Steven William Johnson Biography, Wiki
Steven William Johnson has charges of ‘willful torture, willful abuse, and cruelly beating or otherwise willfully maltreating a child under the age of 18.
He was Born on April 19, 1985, Johnson grew to fame after he and his friends started the group, ‘Alabama Shakers’. Johnson had played a lot of punk music in local bands after his family relocated from Ohio to Athens in 2002 when his father Dave Johnson accepted a job at Browns Ferry Nuclear Plant.
‘Alabama Shakes’ was formed in Athens, Limestone County, in 2009. The band’s style is an innovative and experimental blend of rock music, rhythm and blues, soul, and the Muscle Shoals sound. The members of ‘Alabama Shakes’ all hail from the Athens area. They are lead singer and guitarist Brittany Howard, guitarist Heath Fogg, bassist Zac Cockrell, and drummer Steve Johnson. Alabama Shakes has grown to become a globally touring phenomenon widely praised in the international music press.
After completing high school, Howard started working in a series of jobs, and eventually became a postal worker. She lived in Athens at the former home of her great-grandparents, turning it into a musician’s hangout with twice-weekly jam sessions. Steve Johnson, who was a FedEx Driver at the time, began attending the jam sessions in 2009 and was impressed with the talent and chemistry of Howard and Cockrell.
Steven William Johnson is 35-years-old.
Charged & Arrested
The drummer for Grammy Award-winning rock band Alabama Shakes is in custody on child abuse charges. Steven William Johnson, 35, was arrested on Wednesday, March 24, after being indicted on charges of “willful torture, willful abuse, and cruelly beating or otherwise willfully maltreating a child under the age of 18.”
He was taken to the Limestone County Jail and the bond was set at $21,500. A Grand Jury indicted him on his arraignment is scheduled for April 7, 2021. He received a suspended sentence of a year in jail, with 24 months on probation.
Rise of Alabama Shakes
The three formed a band called the ‘Shakes’ and recorded a studio demo using recording time that Johnson had won during a “battle of the bands” event. Fogg, then working as a house painter, was a member of the band called Tuco’s Pistol and was one of the first people to hear ‘The Shakes’ demo recording. He invited the band to open for Tuco’s Pistol at a May 2009 show in Decatur, Morgan County, where the group performed covers of Led Zeppelin, AC/DC, and other hard-rock groups. Fogg sat in during the Shakes’s set and, after the show, joined the band.
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The band released its debut album, ‘Boys & Girls’, on April 9, 2012. The entire album was recorded in a week and was a mix of songs they had originally written for their self-titled and self-produced EP as well as some unrecorded material. The album peaked at number six on the US Billboard 200 chart and number three on the UK Albums chart, with combined sales of more than 700,000 copies. The track ‘Hold On’ was named the 2012 song of the year by Rolling Stone and was nominated for a Best Rock Performance Grammy in 2013.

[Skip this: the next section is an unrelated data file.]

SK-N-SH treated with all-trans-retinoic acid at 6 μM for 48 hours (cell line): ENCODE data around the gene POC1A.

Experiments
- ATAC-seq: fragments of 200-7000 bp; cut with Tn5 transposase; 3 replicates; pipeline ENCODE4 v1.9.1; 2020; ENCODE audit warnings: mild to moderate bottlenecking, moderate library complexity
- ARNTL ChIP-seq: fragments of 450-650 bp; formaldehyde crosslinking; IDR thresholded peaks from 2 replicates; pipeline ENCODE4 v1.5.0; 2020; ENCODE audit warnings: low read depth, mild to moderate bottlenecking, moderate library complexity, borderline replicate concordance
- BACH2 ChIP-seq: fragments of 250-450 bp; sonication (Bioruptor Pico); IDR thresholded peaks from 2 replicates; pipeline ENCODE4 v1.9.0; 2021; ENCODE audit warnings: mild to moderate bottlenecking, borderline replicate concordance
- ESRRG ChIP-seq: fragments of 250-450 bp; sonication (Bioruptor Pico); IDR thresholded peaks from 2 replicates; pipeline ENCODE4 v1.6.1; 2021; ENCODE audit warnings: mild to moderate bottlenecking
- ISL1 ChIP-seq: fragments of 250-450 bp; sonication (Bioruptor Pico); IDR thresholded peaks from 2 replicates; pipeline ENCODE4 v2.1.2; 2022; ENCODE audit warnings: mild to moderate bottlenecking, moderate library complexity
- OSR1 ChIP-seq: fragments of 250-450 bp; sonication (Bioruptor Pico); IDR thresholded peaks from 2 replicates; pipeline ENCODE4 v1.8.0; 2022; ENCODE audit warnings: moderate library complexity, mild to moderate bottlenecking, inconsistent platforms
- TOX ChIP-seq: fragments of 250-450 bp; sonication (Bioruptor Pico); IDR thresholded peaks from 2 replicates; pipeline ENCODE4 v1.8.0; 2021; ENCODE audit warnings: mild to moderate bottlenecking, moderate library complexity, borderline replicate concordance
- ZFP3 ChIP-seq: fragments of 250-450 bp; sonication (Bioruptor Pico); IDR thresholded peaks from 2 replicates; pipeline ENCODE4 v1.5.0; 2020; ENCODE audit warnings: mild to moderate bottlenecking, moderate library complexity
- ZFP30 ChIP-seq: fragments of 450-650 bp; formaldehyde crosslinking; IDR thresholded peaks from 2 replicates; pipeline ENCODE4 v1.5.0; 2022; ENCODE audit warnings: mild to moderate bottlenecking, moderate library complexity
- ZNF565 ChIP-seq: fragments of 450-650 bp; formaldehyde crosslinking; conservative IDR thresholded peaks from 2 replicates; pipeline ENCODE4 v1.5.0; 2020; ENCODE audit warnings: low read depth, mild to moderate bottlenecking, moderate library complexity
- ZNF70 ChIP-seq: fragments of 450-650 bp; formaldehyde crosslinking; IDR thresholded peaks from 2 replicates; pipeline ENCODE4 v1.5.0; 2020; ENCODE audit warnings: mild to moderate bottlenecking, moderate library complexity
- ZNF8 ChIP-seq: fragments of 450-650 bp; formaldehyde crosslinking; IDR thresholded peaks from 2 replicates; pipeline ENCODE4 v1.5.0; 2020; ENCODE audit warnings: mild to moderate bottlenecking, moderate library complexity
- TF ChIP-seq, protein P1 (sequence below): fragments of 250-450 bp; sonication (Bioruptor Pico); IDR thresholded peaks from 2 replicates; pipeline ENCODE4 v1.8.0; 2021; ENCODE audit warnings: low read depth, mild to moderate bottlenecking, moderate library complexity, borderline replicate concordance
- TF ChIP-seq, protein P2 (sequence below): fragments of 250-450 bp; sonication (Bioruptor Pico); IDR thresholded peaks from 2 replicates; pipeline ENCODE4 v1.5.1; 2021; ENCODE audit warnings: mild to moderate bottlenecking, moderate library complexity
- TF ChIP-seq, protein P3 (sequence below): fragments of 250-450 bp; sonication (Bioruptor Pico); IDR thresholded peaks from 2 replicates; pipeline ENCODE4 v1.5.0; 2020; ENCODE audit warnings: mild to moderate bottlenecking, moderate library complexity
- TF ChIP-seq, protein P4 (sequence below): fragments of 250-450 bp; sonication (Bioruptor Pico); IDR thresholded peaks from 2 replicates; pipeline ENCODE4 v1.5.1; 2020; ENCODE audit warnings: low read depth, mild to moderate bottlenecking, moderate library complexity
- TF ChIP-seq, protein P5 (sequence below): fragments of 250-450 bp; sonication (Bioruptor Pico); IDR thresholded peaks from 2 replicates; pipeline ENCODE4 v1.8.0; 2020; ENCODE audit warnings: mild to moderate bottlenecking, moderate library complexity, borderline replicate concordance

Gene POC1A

Alabama Shakes also earned a 2013 Grammy nomination for Best New Artist and a 2014 Best Rock Performance nomination for the song ‘Always Alright’. In April 2013, the band stole the show when they performed for Pres. Barack Obama on the ‘Memphis Soul’ episode of the PBS show In Performance at the White House.
In an interview with al, Johnson talked about the famous ‘Boys and Girls’ album and said, “There are some of the songs that still fit really well into our set that we still play on a regular basis, like “Heartbreaker,” “Rise To the Sun,” “You Ain’t Alone.” We haven’t played “Hold On” in quite some time and that song has to feel right for us to play it again. It can’t be forced or anything because then the crowd could definitely sense, “They aren’t digging playing that song.” But I still love that album. There’s a certain kind of attachment any artist is going to have with their first piece of work. We’re not going to escape from it. So you’ve got to live with it.”
When asked about the initial days of the band which was then named ‘The Shakes’, he said: “I remember there were so many weird names tossed around. One about the electric chair in Alabama. Yellow Mama … something like that. Yellow Mama Shakes maybe. And there was one about trees; I want to say it was The Live Oaks. None of us were too keen on either of these. I think we took a vote on Yellow Mama and Alabama Shakes and something else. I was like, “I’m sticking with The Shakes.” Even though we’re Alabama Shakes if anyone asks me who I play with I say, “The Shakes, man.”
According to a story by al, Johnson’s father Dave and his mother Shirley Johnson first heard the Shakes perform live at one of the group’s earliest gigs, at Decatur watering hole The Brick. Dave remembers only about 30 people being there as the nascent band tore into James Brown and Led Zeppelin covers, but says the band was “very well received. I remember after the set everyone wanted to come up and talk to him, tell them what a great job they did.” Her mother said, “For a mother, there’s a moment where you look around and see young people as well as old people that are enjoying what the band’s doing. What Steven’s doing. You’re so proud. I told Ringo Starr who we were and he gave me a hug and said, ‘Give the drummer a hug for me.'”
The last time when the band was in news was in 2018 when the band won the Grammy Award for Best American Roots Performance for their version of ‘Killer Diller Blue’ in the film ‘The American Epic Sessions. In 2018, the band went on hiatus due to Howard’s focus on her solo project ‘Jaime’.